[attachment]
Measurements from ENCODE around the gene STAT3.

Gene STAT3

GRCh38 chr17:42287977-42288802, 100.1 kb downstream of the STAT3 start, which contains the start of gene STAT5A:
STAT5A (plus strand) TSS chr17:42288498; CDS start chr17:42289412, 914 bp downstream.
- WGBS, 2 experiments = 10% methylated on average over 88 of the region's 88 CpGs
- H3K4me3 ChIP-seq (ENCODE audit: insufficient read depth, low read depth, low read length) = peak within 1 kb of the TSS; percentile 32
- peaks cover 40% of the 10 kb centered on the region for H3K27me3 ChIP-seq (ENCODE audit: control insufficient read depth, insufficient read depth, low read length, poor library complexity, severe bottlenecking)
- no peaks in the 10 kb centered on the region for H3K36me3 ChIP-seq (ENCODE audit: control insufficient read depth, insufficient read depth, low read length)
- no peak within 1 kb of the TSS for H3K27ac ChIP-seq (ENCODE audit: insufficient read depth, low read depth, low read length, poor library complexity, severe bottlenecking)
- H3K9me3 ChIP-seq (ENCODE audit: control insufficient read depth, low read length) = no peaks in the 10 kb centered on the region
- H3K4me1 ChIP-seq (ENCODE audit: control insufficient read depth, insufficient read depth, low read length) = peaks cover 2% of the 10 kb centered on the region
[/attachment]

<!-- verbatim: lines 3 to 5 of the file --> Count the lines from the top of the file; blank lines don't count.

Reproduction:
GRCh38 chr17:42287977-42288802, 100.1 kb downstream of the STAT3 start, which contains the start of gene STAT5A:
STAT5A (plus strand) TSS chr17:42288498; CDS start chr17:42289412, 914 bp downstream.
- WGBS, 2 experiments = 10% methylated on average over 88 of the region's 88 CpGs